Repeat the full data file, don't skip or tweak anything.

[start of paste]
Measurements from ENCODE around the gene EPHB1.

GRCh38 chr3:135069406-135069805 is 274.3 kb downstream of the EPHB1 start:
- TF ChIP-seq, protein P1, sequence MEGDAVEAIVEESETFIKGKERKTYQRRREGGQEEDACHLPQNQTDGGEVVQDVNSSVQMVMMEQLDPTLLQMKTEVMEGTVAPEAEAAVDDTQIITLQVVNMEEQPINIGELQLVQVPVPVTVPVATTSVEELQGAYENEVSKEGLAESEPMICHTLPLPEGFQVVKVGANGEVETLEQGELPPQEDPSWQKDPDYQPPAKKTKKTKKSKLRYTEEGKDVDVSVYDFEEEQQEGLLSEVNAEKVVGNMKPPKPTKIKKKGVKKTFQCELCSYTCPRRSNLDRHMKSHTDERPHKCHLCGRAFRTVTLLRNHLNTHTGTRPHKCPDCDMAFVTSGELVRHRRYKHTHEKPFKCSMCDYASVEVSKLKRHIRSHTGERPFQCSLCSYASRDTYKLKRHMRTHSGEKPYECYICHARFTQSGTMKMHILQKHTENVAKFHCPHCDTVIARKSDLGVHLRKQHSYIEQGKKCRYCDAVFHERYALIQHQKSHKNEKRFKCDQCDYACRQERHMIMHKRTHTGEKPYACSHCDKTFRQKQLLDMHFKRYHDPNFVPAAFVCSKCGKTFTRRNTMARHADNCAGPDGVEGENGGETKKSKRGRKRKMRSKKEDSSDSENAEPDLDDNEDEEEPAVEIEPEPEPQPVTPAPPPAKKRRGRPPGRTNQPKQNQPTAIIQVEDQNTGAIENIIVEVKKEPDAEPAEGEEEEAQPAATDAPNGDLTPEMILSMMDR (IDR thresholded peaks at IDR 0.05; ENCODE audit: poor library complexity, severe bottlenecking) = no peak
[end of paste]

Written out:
Measurements from ENCODE around the gene EPHB1.

GRCh38 chr3:135069406-135069805 is 274.3 kb downstream of the EPHB1 start:
- TF ChIP-seq, protein P1, sequence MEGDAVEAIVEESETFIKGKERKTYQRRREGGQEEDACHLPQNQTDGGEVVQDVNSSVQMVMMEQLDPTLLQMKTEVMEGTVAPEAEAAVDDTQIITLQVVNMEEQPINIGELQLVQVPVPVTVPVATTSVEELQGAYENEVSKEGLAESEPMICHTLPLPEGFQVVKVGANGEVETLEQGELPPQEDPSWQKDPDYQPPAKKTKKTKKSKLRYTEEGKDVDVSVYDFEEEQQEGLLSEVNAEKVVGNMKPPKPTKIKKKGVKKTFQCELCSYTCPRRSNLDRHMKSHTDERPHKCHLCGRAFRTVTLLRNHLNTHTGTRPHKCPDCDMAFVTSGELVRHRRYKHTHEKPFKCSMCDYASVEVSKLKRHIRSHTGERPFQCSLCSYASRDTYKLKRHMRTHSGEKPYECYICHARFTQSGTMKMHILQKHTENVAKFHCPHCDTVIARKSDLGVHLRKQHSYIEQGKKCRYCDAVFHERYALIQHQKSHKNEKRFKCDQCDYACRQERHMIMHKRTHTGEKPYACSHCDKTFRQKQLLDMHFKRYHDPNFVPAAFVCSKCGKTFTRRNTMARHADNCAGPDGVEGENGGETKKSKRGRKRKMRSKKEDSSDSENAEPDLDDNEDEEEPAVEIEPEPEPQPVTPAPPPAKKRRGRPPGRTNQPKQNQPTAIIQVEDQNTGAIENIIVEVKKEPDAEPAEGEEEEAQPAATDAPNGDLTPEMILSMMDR (IDR thresholded peaks at IDR 0.05; ENCODE audit: poor library complexity, severe bottlenecking) = no peak